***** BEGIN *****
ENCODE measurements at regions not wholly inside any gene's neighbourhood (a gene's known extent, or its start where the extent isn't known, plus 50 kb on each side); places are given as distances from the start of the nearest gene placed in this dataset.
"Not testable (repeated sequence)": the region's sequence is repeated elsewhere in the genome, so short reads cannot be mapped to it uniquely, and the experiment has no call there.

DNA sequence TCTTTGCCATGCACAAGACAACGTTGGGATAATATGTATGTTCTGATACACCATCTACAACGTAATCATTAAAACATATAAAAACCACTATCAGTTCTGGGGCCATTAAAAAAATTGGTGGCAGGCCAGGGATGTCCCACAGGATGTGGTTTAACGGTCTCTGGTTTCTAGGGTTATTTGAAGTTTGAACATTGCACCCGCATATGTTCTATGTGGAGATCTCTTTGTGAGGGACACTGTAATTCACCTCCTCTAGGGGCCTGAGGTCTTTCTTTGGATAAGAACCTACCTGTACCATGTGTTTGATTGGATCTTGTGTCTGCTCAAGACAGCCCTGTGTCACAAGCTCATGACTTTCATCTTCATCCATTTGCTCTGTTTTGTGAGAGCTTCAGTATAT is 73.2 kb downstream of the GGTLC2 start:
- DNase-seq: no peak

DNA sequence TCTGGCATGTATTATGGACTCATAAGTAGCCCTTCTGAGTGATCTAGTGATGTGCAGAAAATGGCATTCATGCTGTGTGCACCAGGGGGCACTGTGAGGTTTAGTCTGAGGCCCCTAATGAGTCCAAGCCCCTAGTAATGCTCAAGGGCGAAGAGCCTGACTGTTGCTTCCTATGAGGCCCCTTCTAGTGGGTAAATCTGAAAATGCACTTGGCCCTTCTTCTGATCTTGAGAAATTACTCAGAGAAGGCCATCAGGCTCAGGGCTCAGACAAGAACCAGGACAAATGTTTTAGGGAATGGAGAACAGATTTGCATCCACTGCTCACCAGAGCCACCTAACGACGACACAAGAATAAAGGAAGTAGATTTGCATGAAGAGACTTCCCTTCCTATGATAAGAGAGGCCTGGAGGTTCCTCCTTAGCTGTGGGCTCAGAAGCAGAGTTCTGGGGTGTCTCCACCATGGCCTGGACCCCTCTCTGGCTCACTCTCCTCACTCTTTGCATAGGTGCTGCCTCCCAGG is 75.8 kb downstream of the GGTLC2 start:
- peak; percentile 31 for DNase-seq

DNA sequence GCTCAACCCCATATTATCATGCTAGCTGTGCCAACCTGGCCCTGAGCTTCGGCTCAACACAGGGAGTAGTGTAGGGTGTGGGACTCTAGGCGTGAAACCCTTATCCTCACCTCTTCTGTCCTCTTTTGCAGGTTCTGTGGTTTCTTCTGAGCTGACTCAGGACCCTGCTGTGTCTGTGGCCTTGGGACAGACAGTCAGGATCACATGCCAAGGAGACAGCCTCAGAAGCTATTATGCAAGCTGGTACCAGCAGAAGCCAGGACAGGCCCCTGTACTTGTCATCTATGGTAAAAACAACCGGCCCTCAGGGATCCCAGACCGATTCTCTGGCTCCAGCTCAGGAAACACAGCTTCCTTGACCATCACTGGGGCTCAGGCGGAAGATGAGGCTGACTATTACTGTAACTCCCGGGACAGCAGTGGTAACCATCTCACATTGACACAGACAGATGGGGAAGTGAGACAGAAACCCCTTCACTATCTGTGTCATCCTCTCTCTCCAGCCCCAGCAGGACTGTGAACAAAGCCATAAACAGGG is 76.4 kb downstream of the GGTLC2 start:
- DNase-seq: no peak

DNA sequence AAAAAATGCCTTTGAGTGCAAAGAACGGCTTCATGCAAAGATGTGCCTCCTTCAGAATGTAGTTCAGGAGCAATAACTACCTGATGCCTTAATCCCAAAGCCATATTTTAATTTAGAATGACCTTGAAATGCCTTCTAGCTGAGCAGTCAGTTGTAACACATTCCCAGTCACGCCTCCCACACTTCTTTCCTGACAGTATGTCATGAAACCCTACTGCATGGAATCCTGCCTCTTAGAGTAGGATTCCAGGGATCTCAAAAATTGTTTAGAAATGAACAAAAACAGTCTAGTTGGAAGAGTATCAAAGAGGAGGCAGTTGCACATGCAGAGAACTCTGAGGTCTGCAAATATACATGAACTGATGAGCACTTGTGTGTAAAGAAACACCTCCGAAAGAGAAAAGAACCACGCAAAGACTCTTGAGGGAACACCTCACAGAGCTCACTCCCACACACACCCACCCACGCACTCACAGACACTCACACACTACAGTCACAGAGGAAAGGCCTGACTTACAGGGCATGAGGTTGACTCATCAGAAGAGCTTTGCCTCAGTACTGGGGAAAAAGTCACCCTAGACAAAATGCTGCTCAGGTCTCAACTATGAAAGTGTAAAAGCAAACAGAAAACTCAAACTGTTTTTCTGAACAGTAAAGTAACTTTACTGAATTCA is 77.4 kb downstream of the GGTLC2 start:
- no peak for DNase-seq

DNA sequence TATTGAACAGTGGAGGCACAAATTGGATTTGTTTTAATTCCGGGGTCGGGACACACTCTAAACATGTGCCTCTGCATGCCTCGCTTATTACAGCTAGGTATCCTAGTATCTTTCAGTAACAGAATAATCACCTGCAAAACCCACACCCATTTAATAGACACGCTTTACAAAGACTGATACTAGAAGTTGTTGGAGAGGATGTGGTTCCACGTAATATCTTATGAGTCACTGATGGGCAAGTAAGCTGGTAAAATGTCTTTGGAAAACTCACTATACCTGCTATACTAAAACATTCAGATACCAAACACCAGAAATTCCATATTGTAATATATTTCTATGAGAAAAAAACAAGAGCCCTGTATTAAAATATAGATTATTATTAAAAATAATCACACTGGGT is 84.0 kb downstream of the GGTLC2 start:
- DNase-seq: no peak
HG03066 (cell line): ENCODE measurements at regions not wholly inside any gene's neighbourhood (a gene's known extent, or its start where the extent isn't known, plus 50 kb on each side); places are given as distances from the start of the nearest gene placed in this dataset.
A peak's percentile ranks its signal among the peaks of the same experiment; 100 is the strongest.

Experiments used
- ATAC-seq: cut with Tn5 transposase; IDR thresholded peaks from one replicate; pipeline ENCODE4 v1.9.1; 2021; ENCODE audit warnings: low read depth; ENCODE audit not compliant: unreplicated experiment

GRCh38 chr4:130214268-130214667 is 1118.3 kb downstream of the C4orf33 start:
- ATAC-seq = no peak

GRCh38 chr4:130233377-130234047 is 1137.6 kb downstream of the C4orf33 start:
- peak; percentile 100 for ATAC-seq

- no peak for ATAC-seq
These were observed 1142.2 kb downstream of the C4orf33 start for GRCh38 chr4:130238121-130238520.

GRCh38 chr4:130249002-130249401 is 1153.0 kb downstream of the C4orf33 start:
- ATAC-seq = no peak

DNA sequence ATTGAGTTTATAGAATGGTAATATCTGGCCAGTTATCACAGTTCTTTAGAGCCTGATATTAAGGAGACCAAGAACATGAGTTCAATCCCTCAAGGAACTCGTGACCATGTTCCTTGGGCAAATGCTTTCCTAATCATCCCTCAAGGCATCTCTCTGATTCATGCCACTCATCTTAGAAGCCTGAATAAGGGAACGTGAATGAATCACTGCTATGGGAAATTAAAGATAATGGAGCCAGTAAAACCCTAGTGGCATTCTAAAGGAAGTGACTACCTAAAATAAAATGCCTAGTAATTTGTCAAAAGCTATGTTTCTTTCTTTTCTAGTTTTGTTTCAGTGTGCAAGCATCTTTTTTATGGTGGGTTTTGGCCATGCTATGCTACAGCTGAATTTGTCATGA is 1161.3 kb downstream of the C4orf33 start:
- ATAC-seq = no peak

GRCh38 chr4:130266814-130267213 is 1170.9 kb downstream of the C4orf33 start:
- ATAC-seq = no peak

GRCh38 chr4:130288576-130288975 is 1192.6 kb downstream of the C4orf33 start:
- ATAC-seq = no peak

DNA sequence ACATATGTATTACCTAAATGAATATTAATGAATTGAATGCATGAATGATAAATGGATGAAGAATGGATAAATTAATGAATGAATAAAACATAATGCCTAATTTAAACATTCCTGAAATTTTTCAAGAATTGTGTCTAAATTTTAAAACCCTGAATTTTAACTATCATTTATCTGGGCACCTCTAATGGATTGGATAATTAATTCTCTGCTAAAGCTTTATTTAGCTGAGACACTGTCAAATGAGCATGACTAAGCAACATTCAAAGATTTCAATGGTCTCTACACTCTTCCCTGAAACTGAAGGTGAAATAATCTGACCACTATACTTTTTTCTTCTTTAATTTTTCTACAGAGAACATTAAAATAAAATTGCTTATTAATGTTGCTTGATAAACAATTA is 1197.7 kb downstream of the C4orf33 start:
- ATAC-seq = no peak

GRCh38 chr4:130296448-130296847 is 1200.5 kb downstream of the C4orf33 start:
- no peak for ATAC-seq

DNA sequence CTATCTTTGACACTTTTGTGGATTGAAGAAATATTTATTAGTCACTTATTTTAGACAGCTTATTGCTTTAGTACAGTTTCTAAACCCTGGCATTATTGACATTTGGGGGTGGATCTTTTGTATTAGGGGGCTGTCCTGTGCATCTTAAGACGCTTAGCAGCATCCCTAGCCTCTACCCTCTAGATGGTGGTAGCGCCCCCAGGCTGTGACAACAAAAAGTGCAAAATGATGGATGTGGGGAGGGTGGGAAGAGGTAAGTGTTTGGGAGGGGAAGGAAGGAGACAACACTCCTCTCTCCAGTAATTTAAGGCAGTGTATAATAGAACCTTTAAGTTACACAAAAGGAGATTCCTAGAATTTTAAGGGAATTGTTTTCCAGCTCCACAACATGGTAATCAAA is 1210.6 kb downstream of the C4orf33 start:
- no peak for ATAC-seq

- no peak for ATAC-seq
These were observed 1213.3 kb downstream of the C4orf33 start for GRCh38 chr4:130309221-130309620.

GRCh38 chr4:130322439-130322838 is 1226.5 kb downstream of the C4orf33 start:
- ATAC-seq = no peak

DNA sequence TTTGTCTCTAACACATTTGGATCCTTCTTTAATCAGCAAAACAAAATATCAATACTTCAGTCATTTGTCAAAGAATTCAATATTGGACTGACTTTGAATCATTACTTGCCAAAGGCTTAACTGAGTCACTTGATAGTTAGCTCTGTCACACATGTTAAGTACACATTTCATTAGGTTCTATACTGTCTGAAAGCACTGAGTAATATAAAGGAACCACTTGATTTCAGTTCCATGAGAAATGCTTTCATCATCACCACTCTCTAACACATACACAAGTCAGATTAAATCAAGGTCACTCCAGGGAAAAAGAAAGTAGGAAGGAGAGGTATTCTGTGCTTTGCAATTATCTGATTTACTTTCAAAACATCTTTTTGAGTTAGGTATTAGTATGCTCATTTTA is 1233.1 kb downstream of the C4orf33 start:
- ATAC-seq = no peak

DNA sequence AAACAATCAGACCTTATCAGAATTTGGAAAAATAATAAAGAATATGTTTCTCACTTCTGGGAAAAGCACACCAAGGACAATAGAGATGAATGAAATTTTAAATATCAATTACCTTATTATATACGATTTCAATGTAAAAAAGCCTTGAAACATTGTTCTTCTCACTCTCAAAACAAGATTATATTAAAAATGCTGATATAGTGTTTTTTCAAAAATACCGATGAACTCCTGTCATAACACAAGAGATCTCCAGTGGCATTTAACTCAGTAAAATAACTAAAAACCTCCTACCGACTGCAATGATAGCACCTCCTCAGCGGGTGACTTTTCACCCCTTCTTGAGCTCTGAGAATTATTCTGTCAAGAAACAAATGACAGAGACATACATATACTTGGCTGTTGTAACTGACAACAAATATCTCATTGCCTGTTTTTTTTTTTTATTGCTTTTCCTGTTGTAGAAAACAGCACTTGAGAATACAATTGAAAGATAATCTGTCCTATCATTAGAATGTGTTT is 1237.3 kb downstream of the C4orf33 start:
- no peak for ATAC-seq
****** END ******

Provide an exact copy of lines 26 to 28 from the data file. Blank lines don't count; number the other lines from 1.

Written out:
- ATAC-seq = no peak

GRCh38 chr4:130266814-130267213 is 1170.9 kb downstream of the C4orf33 start:
- ATAC-seq = no peak